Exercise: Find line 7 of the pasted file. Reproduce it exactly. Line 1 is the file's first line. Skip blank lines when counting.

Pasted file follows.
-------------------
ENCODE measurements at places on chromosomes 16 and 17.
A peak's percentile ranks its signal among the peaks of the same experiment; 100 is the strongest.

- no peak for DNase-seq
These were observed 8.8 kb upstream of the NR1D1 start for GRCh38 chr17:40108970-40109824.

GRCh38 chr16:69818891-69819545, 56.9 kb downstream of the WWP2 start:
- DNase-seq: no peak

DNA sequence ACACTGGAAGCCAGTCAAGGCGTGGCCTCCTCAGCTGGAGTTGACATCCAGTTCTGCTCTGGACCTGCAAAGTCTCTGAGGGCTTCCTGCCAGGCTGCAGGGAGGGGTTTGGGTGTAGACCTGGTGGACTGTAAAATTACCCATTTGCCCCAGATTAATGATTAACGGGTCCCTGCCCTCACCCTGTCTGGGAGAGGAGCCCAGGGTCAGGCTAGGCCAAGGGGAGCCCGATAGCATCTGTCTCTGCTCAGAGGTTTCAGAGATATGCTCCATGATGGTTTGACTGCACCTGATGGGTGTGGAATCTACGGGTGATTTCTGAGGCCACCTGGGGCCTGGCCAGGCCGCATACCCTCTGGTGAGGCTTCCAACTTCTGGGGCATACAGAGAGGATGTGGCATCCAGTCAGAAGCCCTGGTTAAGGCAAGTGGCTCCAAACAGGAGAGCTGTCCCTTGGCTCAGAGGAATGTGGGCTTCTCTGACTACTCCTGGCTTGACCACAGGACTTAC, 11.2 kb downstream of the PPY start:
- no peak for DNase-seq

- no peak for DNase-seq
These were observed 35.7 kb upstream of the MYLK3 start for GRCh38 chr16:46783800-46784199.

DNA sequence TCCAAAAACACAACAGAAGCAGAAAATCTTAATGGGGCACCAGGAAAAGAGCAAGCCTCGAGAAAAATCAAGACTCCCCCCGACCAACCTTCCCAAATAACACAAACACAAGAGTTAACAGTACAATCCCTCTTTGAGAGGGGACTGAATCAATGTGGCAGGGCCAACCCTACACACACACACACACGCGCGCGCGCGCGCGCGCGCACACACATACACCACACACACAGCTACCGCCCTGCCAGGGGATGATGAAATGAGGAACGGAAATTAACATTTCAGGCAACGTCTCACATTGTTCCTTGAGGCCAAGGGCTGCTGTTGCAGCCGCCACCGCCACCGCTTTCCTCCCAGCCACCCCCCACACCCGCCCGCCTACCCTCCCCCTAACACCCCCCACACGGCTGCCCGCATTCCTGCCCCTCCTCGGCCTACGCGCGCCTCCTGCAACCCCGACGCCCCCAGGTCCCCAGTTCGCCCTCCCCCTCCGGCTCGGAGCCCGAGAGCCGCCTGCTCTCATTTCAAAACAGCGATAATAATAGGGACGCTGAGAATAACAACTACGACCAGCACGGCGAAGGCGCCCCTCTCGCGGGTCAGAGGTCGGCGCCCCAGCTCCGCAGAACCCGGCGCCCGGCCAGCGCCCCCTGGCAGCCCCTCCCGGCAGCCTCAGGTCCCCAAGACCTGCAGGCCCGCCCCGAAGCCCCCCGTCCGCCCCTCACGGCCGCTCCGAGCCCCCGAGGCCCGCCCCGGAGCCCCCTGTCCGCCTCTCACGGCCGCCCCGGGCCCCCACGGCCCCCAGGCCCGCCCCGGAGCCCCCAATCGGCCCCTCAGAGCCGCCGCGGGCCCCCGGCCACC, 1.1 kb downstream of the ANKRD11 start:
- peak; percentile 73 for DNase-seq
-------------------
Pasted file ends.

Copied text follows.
DNA sequence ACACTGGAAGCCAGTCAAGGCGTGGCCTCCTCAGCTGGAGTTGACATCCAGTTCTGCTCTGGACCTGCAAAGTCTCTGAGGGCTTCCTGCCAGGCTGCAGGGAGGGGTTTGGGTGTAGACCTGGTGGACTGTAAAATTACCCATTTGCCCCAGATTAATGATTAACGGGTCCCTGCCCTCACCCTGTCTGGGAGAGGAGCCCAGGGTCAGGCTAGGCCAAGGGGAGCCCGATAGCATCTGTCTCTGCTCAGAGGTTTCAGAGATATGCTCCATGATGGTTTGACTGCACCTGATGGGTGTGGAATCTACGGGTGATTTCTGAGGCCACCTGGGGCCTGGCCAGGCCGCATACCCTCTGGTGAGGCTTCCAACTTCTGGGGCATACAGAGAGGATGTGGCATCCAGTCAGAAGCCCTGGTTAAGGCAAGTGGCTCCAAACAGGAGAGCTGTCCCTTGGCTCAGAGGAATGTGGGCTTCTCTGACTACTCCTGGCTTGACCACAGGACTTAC, 11.2 kb downstream of the PPY start: